New Zealand dairy factories could be the big winners in a proposed new detection and electromagnetic imaging method aimed at strengthening food safety systems. A multidisciplinary team of researchers from the University of Canterbury, Lincoln Agritech, the University of Auckland and FoodSouth, as well as international collaborators in Australia and the United Kingdom, are working on the development of the super-detection method. .
At the University of Canterbury’s Electrical Power Engineering Center (EPECentre), research on a Joule heating technique for logs has also paved the way for improved imaging technology with broader applications in the world. beyond the timber industry. By passing electricity from an electrode through a piece of wood to an array of segmented electrodes, the researchers were able to produce images showing the internal structures of the wood, and now this same technology is under investigation. for the food industry.
“This is half the story of this new method of electromagnetic tomography which we now hope to develop for food safety and quality applications,” says Dr Bill Heffernan, senior research engineer at the University of Canterbury. “We can use this electrode technique to get clues as to what’s going on in a section of pipe between two rings of segmented electrodes. The second half of the story involves developing an electromagnetic system of sensors around the pipe to get a more complete picture of how the flowing food mixture behaves between the electrodes.
The objective is to develop this new innovative method so that it can reliably determine the distribution of the electrical conductivity of food mixtures – such as milk – circulating in a processing line. Foreign objects such as pieces of metal or plastic could then be quickly identified by their different characteristics of electrical conductivity. This method could also be used to scan and image milk or other foods for attributes such as consistency, consistency and temperature, thus providing reliable quality control assurance.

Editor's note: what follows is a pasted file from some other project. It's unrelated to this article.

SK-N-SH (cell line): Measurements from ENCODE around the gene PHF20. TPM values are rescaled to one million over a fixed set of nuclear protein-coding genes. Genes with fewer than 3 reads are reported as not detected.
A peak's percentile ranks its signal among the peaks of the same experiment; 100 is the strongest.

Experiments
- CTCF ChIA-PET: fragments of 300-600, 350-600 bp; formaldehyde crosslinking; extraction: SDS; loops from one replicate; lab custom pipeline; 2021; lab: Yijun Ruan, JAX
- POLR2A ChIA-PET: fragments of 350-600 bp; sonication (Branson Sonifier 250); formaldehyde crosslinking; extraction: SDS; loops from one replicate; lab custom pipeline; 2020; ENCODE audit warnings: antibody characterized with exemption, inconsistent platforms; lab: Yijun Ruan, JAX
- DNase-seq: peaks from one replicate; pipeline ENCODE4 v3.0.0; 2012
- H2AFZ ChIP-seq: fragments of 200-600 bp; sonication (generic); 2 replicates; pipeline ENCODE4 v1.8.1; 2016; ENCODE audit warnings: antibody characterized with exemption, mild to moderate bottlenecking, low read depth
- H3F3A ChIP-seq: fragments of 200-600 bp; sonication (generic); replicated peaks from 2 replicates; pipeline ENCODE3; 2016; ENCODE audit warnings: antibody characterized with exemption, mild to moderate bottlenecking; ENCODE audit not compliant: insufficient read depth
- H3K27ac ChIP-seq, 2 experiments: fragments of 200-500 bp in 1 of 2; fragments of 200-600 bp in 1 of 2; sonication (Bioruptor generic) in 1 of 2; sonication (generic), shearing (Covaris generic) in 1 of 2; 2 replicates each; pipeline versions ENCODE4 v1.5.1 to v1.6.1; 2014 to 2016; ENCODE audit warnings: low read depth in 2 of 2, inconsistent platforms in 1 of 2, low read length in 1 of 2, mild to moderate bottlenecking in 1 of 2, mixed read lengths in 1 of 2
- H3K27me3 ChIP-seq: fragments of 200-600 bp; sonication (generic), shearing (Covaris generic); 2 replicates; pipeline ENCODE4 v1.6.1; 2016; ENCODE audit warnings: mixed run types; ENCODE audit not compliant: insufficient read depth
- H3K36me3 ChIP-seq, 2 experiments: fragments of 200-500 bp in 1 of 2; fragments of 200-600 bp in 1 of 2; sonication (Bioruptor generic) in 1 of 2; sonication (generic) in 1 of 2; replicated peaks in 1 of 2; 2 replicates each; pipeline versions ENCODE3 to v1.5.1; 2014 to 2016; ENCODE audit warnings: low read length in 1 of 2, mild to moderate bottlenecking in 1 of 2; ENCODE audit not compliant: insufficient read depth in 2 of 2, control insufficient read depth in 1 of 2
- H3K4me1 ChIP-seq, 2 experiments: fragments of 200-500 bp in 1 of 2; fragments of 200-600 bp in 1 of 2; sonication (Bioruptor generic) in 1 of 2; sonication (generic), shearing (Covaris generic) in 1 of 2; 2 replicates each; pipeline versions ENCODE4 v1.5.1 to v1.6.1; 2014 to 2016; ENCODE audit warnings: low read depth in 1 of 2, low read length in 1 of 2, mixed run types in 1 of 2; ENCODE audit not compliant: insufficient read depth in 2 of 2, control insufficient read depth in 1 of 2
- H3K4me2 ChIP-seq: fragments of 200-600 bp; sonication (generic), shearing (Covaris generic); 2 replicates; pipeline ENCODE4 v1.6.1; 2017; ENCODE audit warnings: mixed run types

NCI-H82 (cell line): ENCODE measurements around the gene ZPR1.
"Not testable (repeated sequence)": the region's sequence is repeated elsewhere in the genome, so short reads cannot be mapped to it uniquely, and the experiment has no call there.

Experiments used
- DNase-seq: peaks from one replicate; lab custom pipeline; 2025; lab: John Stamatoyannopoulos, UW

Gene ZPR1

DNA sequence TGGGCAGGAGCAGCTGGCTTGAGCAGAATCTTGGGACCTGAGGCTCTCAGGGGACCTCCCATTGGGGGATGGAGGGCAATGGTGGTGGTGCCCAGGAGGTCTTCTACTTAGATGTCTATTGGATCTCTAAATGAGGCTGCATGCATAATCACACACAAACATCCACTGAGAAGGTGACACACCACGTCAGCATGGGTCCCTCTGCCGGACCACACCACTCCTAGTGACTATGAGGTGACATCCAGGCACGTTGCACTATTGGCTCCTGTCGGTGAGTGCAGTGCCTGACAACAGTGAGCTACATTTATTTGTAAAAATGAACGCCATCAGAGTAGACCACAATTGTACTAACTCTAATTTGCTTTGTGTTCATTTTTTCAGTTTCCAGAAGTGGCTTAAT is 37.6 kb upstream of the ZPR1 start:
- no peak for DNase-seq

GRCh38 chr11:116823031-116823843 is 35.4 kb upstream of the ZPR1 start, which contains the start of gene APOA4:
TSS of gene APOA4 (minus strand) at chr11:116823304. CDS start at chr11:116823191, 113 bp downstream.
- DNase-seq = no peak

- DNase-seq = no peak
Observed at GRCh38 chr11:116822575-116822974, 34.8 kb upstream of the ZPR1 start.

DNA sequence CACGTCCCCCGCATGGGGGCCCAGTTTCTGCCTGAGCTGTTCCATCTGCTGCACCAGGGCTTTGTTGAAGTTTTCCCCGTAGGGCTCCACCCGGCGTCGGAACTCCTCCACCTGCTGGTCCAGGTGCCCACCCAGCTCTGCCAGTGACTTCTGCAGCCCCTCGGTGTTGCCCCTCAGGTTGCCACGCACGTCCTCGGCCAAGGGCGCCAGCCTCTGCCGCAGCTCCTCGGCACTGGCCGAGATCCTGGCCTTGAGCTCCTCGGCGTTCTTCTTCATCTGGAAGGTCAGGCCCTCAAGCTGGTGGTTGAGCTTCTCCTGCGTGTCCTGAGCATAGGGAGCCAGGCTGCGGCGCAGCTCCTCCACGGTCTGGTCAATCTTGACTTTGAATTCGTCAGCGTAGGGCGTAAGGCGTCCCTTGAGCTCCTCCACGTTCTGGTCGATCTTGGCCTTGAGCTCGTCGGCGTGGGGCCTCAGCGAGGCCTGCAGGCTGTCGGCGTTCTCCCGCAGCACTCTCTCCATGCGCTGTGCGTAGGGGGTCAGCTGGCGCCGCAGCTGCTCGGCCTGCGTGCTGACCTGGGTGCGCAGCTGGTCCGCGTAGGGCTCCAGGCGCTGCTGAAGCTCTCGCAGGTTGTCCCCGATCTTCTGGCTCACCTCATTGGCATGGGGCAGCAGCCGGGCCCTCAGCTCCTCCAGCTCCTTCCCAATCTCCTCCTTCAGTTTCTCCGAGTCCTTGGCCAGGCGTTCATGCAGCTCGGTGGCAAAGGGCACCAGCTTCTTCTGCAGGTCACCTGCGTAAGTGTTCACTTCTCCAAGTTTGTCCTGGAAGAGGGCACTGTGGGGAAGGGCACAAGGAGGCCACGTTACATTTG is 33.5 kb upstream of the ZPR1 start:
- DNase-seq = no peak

One of the big challenges for researchers will be to apply the method to fast flowing product mixtures, as opposed to a stationary article. A key objective of the research will be to produce a working prototype which can then be tested. The organizations aligned with this exciting project are New Zealand Food Safety, Synlait, TipTop, InFact Ltd, Westland Milk Products Ltd, Waiu Dairy, Miraka Ltd, Hellers Ltd, PDV Consultants and Fonterra.
“Super-detection has obvious applications for foods like milk or yogurt, but could also be applied to a product like sausage meat to check the safety and consistency of foods during processing,” says Dr. Heffernan.
Food quality and safety are central to New Zealand’s reputation as a trusted exporter of value-added processed food products. It is essential to have reliable scanning systems for primary products such as milk and meat throughout the processing chain. Current systems include metal detectors, magnets, filters, temperature sensors, and direct sampling, but a new method currently under investigation could effectively replace and improve many existing safety and quality controls for food. such as milk, ice cream and sausage meat.